Over the last decades, the study of cities in antiquity has evolved toward more sensitivity to the diversity of urban entities and networks and more complex models of “urban scaling”. This project builds on these premises, asking not only how urban life was shaped by the state, the economy, and the environment but what made up the lived experience of ancient city-dwellers.
Empire and imperial administration loomed large over the development of cities in Roman and late antique Egypt. Urban autonomy, it is true, had always been strictly limited. Thus, recent research on the transition from Ptolemaic to Roman Egypt has emphasized the role of Augustan fiscal reforms in creating a “metropolitan élite”. Historians of the late antique world have also singled out Diocletian’s reforms, followed by Christianization and the “rise of the bishop,” as a cause for the decline of classical urbanism in the late Roman world.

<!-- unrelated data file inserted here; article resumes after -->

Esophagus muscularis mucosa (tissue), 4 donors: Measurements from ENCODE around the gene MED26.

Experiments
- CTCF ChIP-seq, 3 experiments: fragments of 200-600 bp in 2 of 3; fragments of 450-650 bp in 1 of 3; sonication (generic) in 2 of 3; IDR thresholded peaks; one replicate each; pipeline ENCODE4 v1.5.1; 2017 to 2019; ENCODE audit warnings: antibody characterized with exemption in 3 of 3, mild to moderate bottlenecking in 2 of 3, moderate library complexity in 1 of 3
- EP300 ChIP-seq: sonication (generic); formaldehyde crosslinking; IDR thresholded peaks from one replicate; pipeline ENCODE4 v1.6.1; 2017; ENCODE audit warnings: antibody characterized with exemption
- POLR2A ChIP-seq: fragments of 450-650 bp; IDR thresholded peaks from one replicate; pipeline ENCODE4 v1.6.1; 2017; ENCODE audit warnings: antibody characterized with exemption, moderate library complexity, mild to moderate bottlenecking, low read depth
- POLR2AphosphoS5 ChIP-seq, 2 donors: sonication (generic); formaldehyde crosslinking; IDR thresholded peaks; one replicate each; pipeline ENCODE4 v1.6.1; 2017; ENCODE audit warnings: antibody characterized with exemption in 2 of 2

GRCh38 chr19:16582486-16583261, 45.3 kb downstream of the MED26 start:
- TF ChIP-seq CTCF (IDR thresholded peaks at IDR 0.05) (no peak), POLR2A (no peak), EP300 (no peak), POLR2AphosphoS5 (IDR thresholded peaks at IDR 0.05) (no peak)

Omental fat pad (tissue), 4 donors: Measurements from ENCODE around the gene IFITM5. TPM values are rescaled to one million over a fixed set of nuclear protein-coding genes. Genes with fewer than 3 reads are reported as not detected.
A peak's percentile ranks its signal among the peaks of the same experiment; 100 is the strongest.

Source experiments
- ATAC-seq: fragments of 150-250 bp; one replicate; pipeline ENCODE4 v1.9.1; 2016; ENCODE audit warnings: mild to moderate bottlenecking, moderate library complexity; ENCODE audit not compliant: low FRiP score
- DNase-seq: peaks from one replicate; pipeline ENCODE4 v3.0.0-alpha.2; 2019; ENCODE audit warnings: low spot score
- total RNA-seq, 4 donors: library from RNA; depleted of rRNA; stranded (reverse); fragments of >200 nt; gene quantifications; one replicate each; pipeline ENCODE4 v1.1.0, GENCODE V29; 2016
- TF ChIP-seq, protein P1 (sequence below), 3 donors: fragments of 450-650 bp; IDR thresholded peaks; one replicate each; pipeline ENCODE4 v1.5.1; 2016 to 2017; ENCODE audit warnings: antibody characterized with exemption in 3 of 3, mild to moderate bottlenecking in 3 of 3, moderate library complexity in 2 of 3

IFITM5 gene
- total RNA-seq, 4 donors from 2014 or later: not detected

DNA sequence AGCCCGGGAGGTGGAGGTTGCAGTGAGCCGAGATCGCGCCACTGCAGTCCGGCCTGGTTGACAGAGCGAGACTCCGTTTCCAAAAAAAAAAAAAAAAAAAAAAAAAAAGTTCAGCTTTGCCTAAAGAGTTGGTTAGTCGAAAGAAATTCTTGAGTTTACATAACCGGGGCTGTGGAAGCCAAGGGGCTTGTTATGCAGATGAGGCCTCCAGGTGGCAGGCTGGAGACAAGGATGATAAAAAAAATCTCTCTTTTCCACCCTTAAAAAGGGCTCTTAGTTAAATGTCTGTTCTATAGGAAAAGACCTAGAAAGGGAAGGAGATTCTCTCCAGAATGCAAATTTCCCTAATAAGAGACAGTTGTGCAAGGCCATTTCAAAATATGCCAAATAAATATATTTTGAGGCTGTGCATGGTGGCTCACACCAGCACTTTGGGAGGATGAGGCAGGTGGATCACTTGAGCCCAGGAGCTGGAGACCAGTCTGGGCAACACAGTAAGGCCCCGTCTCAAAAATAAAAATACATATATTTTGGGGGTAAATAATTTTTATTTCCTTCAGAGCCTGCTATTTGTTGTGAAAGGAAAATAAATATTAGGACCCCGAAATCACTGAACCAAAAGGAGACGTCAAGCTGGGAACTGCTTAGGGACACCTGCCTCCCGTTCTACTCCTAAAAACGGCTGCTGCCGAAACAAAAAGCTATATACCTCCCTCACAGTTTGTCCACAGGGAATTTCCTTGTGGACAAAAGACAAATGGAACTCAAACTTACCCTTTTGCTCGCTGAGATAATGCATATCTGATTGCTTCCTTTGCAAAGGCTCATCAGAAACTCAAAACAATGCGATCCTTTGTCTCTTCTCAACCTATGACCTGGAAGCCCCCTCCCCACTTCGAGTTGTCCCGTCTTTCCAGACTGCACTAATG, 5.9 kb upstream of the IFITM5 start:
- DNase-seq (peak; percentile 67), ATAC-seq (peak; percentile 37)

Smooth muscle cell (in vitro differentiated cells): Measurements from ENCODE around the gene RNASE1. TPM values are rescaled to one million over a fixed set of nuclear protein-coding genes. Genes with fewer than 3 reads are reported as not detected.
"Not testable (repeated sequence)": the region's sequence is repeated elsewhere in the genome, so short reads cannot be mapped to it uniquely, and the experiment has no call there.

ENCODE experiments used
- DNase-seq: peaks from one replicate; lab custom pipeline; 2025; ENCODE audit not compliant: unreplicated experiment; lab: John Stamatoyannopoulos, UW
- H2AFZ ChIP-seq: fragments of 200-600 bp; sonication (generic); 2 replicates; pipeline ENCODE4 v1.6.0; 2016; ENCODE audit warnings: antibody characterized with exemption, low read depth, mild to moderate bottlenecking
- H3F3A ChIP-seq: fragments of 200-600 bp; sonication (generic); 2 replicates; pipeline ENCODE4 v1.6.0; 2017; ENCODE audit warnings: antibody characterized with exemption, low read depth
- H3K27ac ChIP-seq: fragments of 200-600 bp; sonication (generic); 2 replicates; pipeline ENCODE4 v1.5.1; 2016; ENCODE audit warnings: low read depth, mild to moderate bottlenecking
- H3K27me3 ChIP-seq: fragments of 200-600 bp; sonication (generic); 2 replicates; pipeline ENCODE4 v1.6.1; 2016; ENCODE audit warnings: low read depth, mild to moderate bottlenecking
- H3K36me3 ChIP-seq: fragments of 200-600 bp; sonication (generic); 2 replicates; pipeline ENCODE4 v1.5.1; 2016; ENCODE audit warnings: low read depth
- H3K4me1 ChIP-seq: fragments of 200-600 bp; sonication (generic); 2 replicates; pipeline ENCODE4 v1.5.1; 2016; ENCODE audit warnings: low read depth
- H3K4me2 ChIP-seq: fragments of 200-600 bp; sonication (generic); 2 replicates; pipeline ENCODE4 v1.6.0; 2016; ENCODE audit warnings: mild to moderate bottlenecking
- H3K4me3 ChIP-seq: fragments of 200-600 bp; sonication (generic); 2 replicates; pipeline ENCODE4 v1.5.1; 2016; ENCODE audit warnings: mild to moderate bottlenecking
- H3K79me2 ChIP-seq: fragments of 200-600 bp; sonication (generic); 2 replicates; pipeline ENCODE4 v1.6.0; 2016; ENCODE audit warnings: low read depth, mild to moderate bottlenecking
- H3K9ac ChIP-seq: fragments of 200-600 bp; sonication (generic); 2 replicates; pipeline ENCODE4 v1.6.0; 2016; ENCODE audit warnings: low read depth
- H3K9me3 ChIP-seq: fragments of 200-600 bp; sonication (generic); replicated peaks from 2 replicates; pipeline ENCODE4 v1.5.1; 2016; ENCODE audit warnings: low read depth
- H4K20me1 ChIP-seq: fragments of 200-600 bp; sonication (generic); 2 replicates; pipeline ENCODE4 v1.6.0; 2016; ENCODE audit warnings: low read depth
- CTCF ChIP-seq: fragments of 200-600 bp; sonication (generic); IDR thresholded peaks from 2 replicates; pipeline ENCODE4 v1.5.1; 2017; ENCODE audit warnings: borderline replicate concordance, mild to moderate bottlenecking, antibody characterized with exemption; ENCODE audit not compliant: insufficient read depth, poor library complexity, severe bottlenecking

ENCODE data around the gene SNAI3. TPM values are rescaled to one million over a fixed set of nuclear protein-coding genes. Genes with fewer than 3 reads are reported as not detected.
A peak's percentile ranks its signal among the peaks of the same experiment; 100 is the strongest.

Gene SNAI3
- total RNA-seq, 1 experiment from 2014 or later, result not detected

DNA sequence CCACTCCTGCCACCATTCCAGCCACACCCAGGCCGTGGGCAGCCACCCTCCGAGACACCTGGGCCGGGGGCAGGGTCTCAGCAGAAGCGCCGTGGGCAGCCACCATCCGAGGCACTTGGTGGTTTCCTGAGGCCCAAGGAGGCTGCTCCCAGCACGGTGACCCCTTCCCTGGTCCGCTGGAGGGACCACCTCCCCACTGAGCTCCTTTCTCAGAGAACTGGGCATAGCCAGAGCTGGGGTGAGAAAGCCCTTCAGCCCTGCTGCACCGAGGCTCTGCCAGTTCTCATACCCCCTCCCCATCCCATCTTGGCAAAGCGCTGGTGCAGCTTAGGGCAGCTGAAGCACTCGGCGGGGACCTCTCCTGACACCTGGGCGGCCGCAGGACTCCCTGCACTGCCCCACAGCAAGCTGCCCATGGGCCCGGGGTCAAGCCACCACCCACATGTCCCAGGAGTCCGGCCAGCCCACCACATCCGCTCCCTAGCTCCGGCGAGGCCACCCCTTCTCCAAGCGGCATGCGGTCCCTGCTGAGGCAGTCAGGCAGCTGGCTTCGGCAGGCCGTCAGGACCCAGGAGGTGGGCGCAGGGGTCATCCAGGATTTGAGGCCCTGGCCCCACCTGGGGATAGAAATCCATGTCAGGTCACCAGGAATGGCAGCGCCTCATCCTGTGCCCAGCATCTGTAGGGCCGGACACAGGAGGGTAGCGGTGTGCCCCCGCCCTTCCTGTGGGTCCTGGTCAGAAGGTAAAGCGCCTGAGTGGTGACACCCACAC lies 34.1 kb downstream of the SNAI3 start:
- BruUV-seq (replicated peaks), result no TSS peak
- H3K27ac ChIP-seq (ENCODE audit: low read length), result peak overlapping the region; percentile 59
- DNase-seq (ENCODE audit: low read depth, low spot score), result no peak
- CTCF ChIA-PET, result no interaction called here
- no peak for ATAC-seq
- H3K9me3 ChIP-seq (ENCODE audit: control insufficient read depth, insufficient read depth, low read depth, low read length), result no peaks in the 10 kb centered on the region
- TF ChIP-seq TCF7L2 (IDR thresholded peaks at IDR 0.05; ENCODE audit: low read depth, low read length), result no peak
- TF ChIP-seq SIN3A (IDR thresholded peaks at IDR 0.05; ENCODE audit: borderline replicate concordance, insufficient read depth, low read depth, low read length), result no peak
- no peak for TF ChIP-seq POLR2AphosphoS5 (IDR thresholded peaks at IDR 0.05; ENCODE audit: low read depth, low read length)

The project is based on the premise that cities are best studied for their singularity or individual character. Except for Alexandria, for which so much remains unknown, the cities of Roman and late antique Egypt are often presented as an undifferentiated historical block. Instead, cities of Roman and late antique Egypt presented diverse historical profiles: emerged from the same environmental, cultural, and political context, but displayed notable variations. The genre of the urban biography, treating cities as individuals reflecting, but also contradicting, the logic of their times, seems therefore most appropriate for our project.